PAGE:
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Tunisia continues crackdown of opposition leaders

February 14, 2023

A critical radio host and an opposition leader are the most recent figures to be arrested. The wave of detentions point to a new repressive shift by President Kais Saied.

President Kais Saied
President Kais Saied has been accused of turning Tunisia into an authoritarian regimeImage: Jdidi Wassim/SOPA/ZUMA/picture alliance

Tunisian police on Monday ramped up their crackdown on opposition leaders with the arrest of a senior politician and the head of a radio station critical of President Kais Saied.

Noureddine Bhiri, a leading official in the Islamist-inspired Ennahdha party — the largest opposition party in Tunisia — and outspoken critic of Saied, was arrested after police raided his home, his lawyer Samir Dilou said.

The head of the popular radio station Mosaique FM, Noureddine Boutar, was also arrested on Monday following a search of his home, his lawyer Dalila Ben Mbarek said.

Boutar's station has frequently aired criticism of Saied while state-run broadcasters have for the most part stopped giving air-time to critics of the president.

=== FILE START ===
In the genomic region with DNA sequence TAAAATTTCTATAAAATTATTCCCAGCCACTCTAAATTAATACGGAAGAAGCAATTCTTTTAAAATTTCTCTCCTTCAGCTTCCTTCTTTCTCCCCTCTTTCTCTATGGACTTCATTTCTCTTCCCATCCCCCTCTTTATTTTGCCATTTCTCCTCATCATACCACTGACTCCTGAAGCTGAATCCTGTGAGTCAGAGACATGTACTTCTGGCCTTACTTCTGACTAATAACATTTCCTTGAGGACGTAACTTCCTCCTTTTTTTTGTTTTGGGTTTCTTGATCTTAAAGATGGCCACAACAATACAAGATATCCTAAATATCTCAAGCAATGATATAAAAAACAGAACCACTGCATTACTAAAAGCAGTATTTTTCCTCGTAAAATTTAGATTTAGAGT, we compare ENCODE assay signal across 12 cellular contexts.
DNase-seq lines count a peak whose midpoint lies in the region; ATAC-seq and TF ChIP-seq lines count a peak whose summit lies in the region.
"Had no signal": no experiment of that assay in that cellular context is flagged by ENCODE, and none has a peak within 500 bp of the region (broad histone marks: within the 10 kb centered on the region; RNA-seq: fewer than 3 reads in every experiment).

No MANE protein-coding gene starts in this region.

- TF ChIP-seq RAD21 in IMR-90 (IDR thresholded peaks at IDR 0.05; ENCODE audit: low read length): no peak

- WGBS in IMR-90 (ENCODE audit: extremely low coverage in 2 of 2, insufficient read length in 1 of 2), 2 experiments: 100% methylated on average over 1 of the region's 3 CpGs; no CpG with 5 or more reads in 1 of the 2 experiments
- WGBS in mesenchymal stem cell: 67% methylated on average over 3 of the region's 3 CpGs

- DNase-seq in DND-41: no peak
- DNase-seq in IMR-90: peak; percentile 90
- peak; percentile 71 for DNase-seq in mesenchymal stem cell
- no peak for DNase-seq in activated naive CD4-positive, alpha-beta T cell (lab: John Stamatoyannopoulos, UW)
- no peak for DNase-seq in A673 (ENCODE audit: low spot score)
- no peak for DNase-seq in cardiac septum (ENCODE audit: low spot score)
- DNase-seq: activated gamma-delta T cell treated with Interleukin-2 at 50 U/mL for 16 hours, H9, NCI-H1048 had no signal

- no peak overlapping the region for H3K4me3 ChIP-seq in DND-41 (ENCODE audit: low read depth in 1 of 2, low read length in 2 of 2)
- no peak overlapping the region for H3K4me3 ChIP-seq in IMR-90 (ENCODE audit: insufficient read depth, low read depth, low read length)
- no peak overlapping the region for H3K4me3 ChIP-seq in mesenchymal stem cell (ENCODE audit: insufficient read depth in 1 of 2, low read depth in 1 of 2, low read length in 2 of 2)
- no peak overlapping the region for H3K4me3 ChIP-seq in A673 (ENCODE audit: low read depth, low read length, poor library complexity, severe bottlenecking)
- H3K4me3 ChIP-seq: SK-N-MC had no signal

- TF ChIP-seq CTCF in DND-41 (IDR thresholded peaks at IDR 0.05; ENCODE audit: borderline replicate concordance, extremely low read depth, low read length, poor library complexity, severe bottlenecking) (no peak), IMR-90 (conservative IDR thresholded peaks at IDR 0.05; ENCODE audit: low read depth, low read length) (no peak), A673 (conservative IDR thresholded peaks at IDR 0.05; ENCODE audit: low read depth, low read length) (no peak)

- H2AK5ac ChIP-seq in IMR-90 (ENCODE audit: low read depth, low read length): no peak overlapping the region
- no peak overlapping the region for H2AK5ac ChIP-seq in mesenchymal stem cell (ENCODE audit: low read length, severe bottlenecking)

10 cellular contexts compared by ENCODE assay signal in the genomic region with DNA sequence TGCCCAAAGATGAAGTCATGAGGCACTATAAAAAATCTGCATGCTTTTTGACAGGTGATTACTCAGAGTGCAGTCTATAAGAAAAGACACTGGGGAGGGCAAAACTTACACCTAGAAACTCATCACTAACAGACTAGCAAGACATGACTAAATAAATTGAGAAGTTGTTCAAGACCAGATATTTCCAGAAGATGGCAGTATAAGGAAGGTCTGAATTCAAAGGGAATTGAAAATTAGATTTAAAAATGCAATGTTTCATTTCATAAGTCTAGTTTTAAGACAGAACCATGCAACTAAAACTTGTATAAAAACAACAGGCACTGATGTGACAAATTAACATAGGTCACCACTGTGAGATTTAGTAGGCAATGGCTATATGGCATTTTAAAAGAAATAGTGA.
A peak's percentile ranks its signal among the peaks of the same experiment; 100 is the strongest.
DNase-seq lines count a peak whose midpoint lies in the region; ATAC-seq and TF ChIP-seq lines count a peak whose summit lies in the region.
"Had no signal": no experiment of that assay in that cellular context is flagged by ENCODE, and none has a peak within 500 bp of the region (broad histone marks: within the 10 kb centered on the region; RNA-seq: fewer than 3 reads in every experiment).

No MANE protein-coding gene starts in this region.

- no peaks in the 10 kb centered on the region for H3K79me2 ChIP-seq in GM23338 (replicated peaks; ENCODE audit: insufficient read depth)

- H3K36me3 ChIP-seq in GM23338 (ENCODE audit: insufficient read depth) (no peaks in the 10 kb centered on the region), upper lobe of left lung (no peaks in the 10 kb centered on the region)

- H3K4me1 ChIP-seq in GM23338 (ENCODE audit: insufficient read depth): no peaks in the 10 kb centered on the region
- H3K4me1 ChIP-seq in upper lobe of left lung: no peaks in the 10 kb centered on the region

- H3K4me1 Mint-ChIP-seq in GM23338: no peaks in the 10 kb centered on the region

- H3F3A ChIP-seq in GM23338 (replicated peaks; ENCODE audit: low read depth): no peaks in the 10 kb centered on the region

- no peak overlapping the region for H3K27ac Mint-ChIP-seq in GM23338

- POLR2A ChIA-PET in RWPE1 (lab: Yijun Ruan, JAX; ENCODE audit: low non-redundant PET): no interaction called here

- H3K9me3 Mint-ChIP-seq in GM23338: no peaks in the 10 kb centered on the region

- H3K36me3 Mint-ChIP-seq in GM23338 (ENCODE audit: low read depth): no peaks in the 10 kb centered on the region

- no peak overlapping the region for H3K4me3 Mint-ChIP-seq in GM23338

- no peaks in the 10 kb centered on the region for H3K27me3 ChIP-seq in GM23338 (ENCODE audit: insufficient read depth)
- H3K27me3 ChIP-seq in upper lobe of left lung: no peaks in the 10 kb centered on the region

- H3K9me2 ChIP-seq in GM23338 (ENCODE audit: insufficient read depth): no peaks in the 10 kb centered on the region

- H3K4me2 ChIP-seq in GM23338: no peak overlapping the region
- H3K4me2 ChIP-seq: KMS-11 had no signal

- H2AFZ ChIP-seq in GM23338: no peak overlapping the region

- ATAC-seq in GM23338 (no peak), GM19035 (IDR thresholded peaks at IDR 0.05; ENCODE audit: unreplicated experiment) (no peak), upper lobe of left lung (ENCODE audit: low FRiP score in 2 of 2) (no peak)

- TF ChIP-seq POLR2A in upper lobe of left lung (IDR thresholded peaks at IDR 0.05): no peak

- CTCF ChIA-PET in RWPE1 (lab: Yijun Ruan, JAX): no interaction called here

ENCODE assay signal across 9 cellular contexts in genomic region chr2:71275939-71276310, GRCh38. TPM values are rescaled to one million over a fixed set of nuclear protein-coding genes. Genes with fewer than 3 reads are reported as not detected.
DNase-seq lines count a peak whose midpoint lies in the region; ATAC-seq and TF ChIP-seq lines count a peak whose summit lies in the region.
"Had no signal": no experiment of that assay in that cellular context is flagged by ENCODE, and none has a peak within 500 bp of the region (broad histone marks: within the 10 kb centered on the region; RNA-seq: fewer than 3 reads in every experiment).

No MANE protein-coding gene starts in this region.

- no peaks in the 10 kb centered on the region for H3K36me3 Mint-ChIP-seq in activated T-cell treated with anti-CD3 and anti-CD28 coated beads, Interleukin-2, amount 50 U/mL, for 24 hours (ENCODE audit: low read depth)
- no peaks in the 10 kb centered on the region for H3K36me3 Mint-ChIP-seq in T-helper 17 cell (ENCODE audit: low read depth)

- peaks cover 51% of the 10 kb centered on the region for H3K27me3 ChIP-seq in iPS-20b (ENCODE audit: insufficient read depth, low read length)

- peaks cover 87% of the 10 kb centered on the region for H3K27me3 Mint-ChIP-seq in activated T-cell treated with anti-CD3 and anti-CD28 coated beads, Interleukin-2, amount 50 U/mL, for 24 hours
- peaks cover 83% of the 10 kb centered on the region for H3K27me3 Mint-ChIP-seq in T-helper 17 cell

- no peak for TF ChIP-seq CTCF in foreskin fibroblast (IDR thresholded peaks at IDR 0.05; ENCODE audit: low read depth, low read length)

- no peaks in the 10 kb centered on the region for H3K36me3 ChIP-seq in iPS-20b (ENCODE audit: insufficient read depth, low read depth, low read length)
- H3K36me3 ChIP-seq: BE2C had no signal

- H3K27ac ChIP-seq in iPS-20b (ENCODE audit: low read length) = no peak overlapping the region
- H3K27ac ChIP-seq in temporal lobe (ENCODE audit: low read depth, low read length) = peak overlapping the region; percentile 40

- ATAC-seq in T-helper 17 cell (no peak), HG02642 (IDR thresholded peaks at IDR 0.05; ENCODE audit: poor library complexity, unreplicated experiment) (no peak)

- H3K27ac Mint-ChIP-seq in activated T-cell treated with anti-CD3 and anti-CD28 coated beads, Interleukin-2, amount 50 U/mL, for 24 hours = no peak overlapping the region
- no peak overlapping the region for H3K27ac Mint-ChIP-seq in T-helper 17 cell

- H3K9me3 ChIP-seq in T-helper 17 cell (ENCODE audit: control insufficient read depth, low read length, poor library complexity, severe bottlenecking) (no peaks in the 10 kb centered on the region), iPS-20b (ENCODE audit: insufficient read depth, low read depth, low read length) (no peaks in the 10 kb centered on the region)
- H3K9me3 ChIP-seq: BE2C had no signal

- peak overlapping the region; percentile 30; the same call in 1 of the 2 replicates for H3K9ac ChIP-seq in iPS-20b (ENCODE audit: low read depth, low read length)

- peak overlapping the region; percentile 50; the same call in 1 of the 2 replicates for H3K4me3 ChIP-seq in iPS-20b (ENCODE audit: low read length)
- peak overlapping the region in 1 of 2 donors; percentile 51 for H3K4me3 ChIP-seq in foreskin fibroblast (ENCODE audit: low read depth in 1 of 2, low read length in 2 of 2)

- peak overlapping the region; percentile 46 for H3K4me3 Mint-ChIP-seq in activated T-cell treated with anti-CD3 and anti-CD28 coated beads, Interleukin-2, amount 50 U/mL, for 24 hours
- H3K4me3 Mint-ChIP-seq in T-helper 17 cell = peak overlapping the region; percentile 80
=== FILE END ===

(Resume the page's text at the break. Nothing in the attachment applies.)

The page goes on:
A new wave of arrests

The arrests of Boutar and Bhiri come amid a wave of detentions of opposition figures.

Over the weekend, police arrested powerful businessman Kamel Eltaief — who was a close friend of ousted president Zine El Abidine Ben Ali — Abdelhamid Jelassi — a former senior leader of Ennahdha — and political activist Khayam Turki.

Bhiri had already been held for two months last year after authorities accused him of aiding Islamist fighters in their efforts to go to Syria.

Nevertheless, the recent spike in detentions marks a possible shift in President Saied's approach to opposition figures after a period in which mass arrests had been absent despite accusations of a political coup.

Is Tunisia returning to authoritarianism?

Saied assumed power in July 2021 when he closed down parliament, dismissed the government and moved to rule by decree.

The ruling party at the time had been the Ennahdha party.

He then went on to rewrite the constitution saying that his radical moves had been necessary to save the country from chaos.

Ben Ali governed the country for 23 years and died in exile in 2019. He was the first autocratic leader brought down by the uprisings that swept the region. Tunisia has been the only Arab Spring country to make a peaceful transition to democracy.

ab/jsi (Reuters, AFP)